A typical solar module has three such bypass diodes. In the past, Schottky diodes were generally used for this. However, the voltage drop at them is relatively high at 0.5 to 0.7 volts. This equates to a power dissipation of up to seven watts per diode in sunlight; in total up to 21 watts per solar module.
“In addition to the losses when operating these bypass diodes, there are also problems with heat dissipation in the case of the plasticjunction boxes” continues Rene Battistutti. “The high temperatures in the junction boxes lead to rapid ageing of the components and to additional thermal stress on the panel foils.” The result is more rapid ageing and thermal drifting of the solar cells in front of the junction box. The effect is simply intensified.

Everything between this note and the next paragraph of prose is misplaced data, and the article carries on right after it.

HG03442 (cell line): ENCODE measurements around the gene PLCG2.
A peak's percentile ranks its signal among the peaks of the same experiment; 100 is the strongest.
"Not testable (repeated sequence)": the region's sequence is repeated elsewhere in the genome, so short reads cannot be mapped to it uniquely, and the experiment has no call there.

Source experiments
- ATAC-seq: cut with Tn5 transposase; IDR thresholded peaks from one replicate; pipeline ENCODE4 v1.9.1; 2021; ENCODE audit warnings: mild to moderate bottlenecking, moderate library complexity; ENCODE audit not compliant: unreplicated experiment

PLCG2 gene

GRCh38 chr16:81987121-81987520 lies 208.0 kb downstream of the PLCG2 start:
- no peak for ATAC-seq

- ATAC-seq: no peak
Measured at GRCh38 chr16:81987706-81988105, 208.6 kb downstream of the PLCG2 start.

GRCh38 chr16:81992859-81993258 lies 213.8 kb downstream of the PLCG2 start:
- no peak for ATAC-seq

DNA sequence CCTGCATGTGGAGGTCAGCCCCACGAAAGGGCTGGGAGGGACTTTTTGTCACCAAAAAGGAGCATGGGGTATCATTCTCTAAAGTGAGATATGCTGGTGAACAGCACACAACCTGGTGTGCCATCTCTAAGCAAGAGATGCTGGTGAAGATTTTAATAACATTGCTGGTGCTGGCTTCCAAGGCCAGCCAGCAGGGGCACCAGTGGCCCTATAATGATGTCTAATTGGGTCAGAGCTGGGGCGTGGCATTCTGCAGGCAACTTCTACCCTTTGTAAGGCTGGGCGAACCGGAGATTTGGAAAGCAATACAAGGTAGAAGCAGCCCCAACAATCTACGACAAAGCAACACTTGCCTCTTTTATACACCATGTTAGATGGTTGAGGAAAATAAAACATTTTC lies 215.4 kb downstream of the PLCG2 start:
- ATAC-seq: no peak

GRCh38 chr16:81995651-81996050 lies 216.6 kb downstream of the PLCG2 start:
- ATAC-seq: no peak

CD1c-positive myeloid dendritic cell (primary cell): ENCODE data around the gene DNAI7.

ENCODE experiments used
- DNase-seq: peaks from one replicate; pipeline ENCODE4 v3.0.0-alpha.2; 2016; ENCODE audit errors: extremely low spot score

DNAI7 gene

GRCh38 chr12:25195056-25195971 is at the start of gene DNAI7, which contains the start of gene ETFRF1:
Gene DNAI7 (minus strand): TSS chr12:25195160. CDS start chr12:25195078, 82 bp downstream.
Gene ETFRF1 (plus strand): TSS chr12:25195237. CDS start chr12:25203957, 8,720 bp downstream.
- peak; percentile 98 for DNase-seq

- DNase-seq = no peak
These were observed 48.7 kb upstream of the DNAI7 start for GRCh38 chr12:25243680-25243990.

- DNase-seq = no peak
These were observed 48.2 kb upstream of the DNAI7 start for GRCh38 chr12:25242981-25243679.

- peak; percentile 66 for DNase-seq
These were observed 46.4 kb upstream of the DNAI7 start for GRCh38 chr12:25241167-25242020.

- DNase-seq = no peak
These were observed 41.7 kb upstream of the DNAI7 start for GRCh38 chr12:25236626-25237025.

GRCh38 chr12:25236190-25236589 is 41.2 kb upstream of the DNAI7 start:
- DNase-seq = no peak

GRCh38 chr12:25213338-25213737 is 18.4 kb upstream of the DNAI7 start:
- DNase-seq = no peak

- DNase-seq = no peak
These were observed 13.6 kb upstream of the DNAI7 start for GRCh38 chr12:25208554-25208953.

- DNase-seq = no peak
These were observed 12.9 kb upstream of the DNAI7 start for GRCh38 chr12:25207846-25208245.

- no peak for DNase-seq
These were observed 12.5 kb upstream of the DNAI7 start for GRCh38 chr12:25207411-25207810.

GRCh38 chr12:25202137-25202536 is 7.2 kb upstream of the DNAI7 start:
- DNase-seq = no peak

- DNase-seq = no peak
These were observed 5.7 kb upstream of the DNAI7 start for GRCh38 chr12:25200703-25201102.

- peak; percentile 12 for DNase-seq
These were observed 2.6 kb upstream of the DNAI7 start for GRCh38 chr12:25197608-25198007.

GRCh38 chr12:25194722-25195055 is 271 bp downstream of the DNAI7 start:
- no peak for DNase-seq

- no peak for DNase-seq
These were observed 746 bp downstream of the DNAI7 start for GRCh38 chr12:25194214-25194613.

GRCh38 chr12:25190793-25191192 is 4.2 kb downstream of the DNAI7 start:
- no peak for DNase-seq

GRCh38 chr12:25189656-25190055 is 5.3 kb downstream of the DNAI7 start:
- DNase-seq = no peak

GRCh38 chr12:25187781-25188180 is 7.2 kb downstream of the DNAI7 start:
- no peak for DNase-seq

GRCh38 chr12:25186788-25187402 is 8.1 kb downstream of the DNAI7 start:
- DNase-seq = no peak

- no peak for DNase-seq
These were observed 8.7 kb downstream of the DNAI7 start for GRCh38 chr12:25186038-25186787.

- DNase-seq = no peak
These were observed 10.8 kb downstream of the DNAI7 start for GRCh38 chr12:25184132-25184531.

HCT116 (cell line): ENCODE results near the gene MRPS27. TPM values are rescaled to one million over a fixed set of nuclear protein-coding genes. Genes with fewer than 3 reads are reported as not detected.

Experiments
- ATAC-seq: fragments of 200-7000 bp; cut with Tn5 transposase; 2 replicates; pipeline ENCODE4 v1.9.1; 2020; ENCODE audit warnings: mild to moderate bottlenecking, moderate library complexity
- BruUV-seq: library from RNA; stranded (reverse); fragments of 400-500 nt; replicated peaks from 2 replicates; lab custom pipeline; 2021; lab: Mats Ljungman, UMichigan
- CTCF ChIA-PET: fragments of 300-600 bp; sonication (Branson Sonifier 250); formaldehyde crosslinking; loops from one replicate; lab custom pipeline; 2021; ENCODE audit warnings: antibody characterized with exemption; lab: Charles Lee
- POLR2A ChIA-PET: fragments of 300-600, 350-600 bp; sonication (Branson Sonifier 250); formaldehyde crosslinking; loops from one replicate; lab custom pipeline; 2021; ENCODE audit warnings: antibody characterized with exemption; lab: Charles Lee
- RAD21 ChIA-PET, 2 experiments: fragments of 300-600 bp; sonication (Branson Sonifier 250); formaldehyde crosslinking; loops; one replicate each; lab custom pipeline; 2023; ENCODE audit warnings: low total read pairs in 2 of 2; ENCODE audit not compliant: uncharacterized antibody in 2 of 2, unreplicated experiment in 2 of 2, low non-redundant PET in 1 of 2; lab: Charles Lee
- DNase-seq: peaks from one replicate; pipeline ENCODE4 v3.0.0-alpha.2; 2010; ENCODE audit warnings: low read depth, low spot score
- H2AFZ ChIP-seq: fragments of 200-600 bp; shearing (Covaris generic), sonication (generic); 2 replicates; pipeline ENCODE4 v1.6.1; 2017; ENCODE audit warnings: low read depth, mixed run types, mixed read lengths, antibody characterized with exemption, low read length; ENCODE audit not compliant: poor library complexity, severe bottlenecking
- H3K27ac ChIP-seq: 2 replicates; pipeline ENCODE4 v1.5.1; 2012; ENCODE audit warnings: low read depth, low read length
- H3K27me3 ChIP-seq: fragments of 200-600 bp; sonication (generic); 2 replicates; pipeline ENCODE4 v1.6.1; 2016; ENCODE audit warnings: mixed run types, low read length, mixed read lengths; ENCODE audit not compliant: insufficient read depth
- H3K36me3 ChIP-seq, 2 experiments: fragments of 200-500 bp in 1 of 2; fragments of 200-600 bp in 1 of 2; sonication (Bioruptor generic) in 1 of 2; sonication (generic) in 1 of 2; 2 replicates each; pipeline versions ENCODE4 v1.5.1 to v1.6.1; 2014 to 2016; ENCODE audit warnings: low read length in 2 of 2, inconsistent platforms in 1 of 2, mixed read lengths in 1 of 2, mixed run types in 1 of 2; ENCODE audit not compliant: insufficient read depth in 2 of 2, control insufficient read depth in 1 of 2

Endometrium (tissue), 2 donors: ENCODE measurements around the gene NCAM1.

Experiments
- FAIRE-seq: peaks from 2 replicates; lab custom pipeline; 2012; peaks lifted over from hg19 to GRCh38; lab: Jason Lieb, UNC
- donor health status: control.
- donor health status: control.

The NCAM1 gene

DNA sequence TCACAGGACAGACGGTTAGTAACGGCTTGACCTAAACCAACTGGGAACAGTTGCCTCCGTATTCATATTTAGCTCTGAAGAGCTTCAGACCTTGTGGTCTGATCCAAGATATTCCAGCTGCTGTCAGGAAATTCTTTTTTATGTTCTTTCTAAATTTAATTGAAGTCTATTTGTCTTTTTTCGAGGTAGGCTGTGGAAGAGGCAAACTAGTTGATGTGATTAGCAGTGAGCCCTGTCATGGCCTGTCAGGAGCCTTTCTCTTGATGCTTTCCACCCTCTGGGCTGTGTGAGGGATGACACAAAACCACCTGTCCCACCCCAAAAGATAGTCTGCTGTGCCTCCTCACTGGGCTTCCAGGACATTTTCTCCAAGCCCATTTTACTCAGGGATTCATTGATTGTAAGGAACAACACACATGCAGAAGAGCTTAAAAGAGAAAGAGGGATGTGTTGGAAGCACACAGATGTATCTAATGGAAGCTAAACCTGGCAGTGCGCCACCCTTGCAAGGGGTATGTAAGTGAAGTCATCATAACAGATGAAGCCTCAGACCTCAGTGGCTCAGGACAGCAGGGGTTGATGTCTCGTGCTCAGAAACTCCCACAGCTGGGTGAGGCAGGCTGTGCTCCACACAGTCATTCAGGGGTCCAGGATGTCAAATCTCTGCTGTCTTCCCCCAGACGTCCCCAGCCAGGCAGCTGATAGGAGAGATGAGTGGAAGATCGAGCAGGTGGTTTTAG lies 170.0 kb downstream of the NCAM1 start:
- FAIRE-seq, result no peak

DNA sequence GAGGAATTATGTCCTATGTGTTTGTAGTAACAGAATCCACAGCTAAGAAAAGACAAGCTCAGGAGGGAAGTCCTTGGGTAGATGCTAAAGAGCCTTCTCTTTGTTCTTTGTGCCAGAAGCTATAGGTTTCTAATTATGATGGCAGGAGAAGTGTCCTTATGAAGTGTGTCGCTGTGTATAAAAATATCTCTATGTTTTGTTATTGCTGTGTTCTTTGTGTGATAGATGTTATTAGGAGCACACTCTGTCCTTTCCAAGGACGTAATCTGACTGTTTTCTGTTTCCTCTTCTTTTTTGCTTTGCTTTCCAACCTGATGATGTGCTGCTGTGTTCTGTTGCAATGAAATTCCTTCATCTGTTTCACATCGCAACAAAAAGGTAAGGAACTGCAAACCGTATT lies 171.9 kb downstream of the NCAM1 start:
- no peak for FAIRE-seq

Modern solar modules can generate currents of almost 10 A under standardised test conditions (1000 W/m², 25 °C). Under actual operating conditions, they can sometimes be significantly higher.
“The e.ISP technologyis equipped with intelligent, highly efficient control electronics which generate 10 times less loss: 2.85 watts instead of 21 watts, like with standard diodes.” The system operator gets up to 18 watts more energy from the shaded photovoltaic module. “A factor which significantly increases system profitability”, says Battistutti emphatically.